The earliest known incident of “blood vengeance” may have taken place in the Jerusalem hills in Israel, according to new research from archaeologists at the Israel Antiquities Authority, Bar-Ilan University, and Tel Aviv University.
The team unearthed a human skull and palm bones in a cave close to the better known Avshalom Cave (aka Soreq Cave or the Stalactite Caves), which have since been carbon dated to the 10th and 11th centuries CE. This, they claim, makes it the earliest physical evidence for blood vengeance in the world.
The findings were presented at the 44th Archaeological Congress at Ben-Gurion University of the Negev, Israel, on Thursday.
The archaeologists say the type of injury – a blow to the head with a sword and a dismembered right hand – is a typical indication of blood vengeance for the region and time period. They also noted two smaller traumas, which suggests the victim had been on the receiving end of further violent episodes before he was brutally murdered.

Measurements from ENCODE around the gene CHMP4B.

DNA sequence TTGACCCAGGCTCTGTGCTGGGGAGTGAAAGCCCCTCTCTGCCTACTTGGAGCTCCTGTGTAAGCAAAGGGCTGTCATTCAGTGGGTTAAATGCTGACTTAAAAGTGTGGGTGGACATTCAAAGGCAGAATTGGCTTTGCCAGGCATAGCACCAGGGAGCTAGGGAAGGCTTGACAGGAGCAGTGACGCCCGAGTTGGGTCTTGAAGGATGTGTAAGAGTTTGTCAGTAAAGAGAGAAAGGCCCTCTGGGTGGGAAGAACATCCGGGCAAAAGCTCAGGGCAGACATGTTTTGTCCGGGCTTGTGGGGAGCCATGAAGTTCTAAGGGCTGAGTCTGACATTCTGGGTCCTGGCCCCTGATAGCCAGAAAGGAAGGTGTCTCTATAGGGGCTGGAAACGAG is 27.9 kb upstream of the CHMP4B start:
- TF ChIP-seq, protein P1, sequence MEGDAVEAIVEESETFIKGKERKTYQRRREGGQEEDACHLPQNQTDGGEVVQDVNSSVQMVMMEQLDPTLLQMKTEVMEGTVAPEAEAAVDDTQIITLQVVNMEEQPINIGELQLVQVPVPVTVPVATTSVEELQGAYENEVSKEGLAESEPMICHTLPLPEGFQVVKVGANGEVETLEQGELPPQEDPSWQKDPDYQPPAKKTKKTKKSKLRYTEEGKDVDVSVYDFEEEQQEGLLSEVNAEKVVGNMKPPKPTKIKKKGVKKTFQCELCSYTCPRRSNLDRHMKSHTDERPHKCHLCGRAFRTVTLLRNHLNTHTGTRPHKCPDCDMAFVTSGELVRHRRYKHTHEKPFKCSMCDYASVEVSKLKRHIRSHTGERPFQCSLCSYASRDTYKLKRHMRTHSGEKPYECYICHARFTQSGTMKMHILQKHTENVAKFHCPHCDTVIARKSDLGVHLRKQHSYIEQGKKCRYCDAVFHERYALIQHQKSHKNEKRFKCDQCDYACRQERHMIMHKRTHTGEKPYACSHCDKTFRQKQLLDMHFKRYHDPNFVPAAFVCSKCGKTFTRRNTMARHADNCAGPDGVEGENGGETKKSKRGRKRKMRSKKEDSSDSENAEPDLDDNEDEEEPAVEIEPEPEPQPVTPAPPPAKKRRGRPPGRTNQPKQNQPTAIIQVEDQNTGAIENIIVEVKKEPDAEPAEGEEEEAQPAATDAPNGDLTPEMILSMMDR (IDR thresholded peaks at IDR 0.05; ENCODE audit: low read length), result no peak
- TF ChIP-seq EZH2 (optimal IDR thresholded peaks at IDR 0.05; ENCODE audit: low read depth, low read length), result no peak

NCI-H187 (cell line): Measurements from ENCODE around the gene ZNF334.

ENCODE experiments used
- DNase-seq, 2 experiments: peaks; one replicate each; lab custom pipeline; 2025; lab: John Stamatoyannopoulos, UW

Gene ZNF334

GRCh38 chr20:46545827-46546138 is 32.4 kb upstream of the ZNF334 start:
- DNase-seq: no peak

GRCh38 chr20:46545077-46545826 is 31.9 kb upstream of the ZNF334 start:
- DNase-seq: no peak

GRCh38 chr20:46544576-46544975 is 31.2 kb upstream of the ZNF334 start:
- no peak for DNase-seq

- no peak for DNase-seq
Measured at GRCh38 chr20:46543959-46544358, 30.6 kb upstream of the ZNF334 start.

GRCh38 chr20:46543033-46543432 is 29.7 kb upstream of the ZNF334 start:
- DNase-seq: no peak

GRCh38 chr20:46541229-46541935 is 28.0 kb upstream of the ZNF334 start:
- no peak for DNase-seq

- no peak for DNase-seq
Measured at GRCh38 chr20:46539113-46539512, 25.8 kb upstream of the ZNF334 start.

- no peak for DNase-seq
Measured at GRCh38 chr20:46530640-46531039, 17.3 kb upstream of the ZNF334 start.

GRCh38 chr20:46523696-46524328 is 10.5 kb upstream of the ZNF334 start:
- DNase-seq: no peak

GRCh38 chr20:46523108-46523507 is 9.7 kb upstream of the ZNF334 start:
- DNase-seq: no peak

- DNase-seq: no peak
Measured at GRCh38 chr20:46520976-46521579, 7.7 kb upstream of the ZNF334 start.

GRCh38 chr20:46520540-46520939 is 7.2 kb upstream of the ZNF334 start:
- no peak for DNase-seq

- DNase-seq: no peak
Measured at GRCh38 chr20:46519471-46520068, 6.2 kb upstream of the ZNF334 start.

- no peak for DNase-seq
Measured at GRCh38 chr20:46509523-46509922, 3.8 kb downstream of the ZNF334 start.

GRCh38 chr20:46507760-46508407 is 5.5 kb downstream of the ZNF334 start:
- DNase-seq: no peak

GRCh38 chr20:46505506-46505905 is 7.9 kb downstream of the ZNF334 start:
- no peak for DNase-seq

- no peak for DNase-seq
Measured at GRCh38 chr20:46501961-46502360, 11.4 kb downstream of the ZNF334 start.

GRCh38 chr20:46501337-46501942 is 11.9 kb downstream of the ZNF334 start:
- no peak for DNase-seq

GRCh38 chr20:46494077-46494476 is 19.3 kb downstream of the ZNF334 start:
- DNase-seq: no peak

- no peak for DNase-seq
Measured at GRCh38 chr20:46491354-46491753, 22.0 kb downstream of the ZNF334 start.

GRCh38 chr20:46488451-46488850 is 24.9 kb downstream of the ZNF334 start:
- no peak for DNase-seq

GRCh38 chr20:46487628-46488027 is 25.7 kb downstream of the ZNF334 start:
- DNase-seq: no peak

"The skull cap shows signs of two traumatic injuries that eventually healed – evidence of previous violence experienced by the victim – as well as a small cut-mark caused close to the time of death, and a blow by a sword that caused certain and immediate death,” the researchers explained in a press release.
What they describe as a “hurried concealment” of the body again fits with their blood vengeance hypothesis.
"No armies passed by there, no village was destroyed," Yossi Nagar, an anthropologist at the Israel Antiquities Authority, told Haaretz. "This was inter-personal violence. The most likely hypothesis is that the skull and bones, specifically of the right hand, had been deliberately isolated in this remote cave."
The team also refers to a 20th-century text that describes a story of revenge. In this retelling, the perpetrators offer the family of the victim the skull and right hand in a symbolic gesture to show the deed had been done, which matches the description of this latest find.
Testing suggests the victim was a man aged between 25 and 40 years old. The archeologists believe the skull shows a resemblance to the skulls of the local Bedouin population, which would fit with the demographics of the area 1,000 years ago.